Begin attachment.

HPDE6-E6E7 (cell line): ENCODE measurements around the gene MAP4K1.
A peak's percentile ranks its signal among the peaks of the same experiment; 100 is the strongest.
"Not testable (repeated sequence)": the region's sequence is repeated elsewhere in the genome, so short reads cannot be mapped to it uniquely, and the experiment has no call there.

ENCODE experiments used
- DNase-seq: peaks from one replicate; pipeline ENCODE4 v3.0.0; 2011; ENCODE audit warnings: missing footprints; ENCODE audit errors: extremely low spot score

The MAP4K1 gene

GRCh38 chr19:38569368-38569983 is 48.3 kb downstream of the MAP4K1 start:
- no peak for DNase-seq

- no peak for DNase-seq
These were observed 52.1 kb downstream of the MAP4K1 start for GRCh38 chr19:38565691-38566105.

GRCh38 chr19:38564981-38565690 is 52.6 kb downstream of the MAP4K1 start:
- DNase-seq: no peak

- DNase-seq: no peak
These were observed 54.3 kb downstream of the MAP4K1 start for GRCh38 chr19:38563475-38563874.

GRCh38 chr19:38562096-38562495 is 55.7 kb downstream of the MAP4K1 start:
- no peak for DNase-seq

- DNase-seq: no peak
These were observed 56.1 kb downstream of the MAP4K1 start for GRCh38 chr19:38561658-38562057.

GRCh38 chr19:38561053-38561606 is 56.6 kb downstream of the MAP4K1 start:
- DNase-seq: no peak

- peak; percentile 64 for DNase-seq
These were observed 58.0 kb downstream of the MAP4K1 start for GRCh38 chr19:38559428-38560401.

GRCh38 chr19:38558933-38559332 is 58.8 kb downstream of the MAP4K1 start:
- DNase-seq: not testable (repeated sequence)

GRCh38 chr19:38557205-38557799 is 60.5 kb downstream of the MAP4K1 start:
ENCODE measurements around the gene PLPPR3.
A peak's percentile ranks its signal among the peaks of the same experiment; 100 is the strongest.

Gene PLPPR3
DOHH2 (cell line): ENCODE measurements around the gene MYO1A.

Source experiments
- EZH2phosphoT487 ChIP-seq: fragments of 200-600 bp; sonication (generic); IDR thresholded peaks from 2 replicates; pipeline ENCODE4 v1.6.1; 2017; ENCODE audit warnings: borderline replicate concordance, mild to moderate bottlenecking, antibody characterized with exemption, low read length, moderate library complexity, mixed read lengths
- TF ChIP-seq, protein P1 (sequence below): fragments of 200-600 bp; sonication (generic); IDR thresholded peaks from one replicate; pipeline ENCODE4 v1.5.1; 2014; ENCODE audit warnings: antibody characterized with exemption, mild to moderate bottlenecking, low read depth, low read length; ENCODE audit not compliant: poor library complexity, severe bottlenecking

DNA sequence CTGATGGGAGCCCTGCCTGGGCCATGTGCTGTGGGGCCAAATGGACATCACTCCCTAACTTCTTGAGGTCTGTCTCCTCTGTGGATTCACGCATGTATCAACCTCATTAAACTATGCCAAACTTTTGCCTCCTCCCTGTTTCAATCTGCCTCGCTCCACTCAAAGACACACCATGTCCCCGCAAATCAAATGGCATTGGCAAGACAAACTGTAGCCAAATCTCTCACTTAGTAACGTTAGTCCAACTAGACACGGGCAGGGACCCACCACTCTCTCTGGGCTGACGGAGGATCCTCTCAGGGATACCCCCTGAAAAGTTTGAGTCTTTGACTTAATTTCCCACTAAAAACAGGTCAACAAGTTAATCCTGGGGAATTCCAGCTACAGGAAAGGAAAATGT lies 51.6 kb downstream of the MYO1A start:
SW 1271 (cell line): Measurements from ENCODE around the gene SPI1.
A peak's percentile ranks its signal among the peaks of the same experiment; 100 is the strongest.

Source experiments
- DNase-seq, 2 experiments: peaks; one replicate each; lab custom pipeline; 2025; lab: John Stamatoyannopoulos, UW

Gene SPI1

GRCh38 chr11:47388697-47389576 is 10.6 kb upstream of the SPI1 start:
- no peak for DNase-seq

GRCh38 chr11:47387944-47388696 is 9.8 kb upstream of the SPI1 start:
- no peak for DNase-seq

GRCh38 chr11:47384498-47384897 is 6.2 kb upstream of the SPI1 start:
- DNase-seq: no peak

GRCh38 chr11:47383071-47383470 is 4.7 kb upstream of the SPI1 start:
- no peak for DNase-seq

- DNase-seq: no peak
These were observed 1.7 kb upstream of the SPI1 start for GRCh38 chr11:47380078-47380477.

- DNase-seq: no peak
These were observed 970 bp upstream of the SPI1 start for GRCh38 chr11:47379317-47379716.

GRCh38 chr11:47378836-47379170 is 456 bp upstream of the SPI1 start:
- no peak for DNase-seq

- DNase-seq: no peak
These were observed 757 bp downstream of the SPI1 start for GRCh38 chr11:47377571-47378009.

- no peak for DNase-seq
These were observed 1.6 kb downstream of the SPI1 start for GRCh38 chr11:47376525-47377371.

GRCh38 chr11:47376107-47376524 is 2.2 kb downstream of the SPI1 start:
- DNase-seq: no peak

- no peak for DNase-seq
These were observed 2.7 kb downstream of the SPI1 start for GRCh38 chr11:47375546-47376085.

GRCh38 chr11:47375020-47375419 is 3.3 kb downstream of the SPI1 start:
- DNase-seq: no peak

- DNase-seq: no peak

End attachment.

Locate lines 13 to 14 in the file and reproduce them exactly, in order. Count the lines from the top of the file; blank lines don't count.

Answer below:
- DNase-seq: no peak
These were observed 54.3 kb downstream of the MAP4K1 start for GRCh38 chr19:38563475-38563874.